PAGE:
Initial data recovered from Kerbin’s upper atmosphere is unsurprising, but nevertheless valuable; at least one other flight of this type is indicated to wring more scientific data out of this region.


Perfect weather for a launch.



Burnout at >22km.



Drogues keeping the descent in check.



Walking would have probably been quicker.



Jeb says this was intentional.


Edited by S4qFBxkFFg

Share this post

Link to post
Share on other sites

Hopper 2a

Although no major changes have been made to the previous design; the drogue chutes have been removed as they are unnecessary for this mission’s profile.  The intention here is to maximise horizontal range and the vehicle will pitch just after launch to head over the ocean, gathering scientific data as the opportunities present.  Val is pleased - she says swimming in the suits is actually easier than walking in them.






Crew: Valentina Kerman

Result: Success

Status: Recovered


As intended, a respectable horizontal distance of nearly 50km was achieved, but there was nothing else of great note discovered here.  Val reported the removal of the drogue chutes should perhaps be reconsidered as the shock when the main chute opened was significant - we think this can also be addressed by increasing its opening time instead of adding more components.

More destinations beckon - probably west towards the mountains next.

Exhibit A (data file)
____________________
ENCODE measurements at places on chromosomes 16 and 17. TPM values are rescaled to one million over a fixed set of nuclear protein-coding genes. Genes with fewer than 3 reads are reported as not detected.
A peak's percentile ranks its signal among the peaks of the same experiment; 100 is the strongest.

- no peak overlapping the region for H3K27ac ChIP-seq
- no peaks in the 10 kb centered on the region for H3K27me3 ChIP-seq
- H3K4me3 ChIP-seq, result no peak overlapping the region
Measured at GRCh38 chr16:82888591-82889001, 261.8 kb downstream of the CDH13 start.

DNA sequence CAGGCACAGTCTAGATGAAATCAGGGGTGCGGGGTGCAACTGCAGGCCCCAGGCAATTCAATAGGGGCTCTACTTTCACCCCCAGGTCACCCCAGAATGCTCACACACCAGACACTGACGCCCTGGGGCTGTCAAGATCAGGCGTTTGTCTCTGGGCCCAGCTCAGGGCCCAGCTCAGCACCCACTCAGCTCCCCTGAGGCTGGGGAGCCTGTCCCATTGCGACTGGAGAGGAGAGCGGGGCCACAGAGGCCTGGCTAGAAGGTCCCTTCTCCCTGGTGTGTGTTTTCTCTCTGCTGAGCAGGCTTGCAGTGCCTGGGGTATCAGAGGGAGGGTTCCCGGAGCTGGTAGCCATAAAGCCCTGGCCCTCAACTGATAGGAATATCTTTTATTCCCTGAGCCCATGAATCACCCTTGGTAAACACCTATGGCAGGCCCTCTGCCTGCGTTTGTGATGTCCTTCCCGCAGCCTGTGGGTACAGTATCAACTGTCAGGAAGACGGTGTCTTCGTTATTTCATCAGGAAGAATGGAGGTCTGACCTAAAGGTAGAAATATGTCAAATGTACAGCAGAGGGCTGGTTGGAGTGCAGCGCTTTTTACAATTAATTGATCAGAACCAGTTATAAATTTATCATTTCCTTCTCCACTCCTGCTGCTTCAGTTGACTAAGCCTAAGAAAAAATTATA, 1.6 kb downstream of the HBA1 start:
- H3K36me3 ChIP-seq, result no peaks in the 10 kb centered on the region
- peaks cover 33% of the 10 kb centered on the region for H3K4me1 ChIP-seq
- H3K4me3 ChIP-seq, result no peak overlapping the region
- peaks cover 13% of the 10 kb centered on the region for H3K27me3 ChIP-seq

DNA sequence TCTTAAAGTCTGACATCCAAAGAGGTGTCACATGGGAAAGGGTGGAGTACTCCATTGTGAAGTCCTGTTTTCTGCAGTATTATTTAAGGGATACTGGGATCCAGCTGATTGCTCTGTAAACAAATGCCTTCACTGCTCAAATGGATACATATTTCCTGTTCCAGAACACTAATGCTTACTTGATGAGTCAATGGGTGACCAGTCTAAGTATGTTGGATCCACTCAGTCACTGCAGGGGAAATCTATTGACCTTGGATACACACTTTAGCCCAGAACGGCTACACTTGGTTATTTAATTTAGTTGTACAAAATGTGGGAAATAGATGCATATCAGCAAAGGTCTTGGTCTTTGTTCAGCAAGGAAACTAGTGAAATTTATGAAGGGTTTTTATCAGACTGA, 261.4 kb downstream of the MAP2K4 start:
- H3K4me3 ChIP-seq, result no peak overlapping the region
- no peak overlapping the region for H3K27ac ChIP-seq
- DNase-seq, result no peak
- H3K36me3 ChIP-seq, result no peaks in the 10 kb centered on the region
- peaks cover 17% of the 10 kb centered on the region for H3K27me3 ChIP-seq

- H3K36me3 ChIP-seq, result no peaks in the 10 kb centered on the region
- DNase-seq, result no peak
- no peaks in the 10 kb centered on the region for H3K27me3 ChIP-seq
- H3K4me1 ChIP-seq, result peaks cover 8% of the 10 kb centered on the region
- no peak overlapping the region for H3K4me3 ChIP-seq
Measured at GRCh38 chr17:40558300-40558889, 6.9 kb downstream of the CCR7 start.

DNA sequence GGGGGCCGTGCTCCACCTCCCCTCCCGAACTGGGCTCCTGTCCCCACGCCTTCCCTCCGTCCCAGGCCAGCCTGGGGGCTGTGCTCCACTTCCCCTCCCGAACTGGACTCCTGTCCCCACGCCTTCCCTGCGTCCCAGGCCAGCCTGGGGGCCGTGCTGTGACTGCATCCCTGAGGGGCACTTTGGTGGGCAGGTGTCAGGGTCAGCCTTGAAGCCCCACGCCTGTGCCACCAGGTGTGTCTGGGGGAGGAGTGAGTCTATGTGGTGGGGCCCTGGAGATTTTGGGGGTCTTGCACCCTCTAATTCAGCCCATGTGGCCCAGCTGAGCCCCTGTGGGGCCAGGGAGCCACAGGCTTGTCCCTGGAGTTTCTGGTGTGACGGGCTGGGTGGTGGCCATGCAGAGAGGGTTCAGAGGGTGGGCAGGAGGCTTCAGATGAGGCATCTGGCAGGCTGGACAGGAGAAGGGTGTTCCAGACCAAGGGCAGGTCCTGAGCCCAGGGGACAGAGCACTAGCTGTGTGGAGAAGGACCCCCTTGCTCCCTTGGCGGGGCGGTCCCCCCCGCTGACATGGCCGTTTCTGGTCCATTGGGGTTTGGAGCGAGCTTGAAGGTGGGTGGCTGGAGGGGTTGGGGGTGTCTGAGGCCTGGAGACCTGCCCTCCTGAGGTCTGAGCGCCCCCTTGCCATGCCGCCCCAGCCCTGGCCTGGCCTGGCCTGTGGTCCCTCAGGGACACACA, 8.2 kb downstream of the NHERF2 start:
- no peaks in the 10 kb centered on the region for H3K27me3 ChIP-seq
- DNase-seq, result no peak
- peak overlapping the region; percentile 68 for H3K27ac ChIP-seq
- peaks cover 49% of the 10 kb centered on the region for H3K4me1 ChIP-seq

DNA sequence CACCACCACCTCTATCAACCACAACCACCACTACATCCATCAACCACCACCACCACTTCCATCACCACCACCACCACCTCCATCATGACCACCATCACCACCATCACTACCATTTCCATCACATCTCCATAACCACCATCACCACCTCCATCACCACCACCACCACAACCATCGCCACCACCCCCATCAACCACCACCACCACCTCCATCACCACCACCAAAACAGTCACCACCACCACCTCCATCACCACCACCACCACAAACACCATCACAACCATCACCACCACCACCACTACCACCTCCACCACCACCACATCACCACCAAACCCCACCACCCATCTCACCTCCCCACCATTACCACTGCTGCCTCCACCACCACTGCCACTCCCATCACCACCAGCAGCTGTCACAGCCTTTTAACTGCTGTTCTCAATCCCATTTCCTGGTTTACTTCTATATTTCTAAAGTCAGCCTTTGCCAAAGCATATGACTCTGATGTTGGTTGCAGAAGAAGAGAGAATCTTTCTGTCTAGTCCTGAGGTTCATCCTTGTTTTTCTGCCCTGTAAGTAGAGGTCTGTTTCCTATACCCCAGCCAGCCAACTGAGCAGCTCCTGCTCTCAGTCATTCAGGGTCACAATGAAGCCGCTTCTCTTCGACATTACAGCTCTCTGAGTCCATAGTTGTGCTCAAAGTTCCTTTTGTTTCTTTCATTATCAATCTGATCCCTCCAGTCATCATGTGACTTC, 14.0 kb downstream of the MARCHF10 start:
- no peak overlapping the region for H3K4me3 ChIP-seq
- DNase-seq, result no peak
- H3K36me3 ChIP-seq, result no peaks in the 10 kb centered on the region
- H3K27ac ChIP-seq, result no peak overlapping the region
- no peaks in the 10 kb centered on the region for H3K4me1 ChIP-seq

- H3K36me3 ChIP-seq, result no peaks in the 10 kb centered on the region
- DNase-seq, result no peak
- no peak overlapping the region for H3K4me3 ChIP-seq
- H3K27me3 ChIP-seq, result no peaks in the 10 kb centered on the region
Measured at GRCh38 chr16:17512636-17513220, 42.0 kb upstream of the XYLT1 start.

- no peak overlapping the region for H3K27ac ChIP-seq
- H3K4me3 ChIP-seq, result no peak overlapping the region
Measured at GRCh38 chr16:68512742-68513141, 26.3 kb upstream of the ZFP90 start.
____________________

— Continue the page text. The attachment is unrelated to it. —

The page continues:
This could be a quicker way to get to the island airfield.



Val decided not to go for a swim after all.




Edited by S4qFBxkFFg

Share this post

Link to post
Share on other sites

Hopper 2b

Identical to the previous design, and unless something unexpected occurs, this will probably be the last time we launch such a simple vehicle.  For future missions, multi-stage and liquid-fuelled rockets will make their appearance.

Simulations suggest Jeb will be unable to clear the mountains, instead landing short; this is ideal - the tail-sitting design is only suitable for touching down in the sea or flat ground.




Crew: Jebediah Kerman

Result: Success

Status: Recovered



Some more scientific data were recovered from the highlands to the west, but the flight was mostly uneventful.  As predicted, to gain significantly more experience and research data, we will need to make use of new technologies - sketches of a more advanced liquid-fuelled rocket vehicle have already been completed.


another high-altitude flight









Time for breakfast at the mountain foothills.


Edited by S4qFBxkFFg

Share this post

Link to post
Share on other sites
Posted (edited)


Hopper 3a/3b

The solid fuelled boosters are cheap and simple, but the controllability and efficiency that liquid fuel engines offer are an obvious design innovation.  For this series of flights, we will be using the LV-T45 - combined with four small fuel tanks we expect it to be capable of lifting the previously used science packages (plus a small mobile laboratory) out of the atmosphere (or achieving significant range in a lower ballistic trajectory).  Larger fins have been used as simulation data suggest this vehicle may be unstable at high speed otherwise.  Largely for pilot reassurance, a small forward/downward facing ventral camera is fitted


3a (piloted by Valentina) will launch eastwards as usual - the turn will not be significant so as to ensure the vehicle exits atmosphere.  After fuel exhaustion, the tanks and engine will be detached (although not while there is still enough airflow to require the stabilising effect of the fins).  Once in space, there should be sufficient time to run a few experiments, conduct observations and a brief EVA, and manoeuvre for reentry and splashdown.  For 3a only, a heat shield will be carried for testing purposes - it is not expected to be necessary for the low energy reentry.

3b (Jeb) will launch then turn west, we’re not in doubt that this vehicle can clear the mountains and then reach the ocean.